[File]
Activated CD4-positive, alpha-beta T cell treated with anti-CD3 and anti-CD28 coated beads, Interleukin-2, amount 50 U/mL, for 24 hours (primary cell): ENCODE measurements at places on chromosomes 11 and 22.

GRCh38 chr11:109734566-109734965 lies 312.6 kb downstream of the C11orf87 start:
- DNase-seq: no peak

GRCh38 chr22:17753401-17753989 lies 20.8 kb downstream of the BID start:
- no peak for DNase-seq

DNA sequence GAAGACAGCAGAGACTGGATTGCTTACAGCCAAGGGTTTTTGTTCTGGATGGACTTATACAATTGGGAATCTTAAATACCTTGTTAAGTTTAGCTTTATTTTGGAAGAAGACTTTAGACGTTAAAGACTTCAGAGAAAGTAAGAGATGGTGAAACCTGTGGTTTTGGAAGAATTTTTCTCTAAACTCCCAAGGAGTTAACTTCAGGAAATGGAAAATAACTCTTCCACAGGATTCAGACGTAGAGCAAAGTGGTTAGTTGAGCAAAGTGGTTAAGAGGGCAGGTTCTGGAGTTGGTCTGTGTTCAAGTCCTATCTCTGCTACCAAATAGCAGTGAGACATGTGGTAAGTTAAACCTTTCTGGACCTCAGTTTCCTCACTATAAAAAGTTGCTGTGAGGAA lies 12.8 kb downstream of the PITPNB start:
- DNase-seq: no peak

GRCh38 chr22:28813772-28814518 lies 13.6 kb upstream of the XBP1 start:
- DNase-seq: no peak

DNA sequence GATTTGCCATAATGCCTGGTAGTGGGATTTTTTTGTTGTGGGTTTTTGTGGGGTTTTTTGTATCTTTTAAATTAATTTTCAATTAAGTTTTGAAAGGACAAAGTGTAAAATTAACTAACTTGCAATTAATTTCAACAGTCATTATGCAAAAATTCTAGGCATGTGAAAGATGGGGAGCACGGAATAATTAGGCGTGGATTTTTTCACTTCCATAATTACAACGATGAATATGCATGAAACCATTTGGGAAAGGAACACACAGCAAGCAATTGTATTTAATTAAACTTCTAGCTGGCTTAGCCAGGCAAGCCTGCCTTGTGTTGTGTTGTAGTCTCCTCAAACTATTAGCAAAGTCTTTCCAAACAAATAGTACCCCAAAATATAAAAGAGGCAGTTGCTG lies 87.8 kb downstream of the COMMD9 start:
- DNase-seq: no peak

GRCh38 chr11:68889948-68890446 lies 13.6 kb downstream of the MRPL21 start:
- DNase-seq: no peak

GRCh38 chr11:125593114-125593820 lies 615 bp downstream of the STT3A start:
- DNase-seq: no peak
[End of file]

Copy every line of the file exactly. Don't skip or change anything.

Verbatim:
Activated CD4-positive, alpha-beta T cell treated with anti-CD3 and anti-CD28 coated beads, Interleukin-2, amount 50 U/mL, for 24 hours (primary cell): ENCODE measurements at places on chromosomes 11 and 22.

GRCh38 chr11:109734566-109734965 lies 312.6 kb downstream of the C11orf87 start:
- DNase-seq: no peak

GRCh38 chr22:17753401-17753989 lies 20.8 kb downstream of the BID start:
- no peak for DNase-seq

DNA sequence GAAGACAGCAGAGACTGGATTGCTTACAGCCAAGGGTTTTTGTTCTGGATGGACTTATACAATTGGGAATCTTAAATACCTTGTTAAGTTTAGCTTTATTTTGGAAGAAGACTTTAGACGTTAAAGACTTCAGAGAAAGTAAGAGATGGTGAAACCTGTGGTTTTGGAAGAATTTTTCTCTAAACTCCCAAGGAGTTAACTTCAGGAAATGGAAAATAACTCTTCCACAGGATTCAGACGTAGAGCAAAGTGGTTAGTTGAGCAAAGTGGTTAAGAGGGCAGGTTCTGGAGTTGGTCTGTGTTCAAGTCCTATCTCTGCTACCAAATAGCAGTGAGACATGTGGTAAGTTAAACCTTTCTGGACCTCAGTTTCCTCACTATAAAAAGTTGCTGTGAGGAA lies 12.8 kb downstream of the PITPNB start:
- DNase-seq: no peak

GRCh38 chr22:28813772-28814518 lies 13.6 kb upstream of the XBP1 start:
- DNase-seq: no peak

DNA sequence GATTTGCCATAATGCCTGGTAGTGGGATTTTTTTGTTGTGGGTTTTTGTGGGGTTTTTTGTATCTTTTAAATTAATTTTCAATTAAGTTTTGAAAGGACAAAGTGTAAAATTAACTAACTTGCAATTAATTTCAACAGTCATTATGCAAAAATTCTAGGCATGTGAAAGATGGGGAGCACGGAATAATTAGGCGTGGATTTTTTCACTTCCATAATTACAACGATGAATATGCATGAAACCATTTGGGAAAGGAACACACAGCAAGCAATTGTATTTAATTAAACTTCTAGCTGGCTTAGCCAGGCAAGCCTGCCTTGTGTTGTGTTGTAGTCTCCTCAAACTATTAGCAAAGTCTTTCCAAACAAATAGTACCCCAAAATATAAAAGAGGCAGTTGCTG lies 87.8 kb downstream of the COMMD9 start:
- DNase-seq: no peak

GRCh38 chr11:68889948-68890446 lies 13.6 kb downstream of the MRPL21 start:
- DNase-seq: no peak

GRCh38 chr11:125593114-125593820 lies 615 bp downstream of the STT3A start:
- DNase-seq: no peak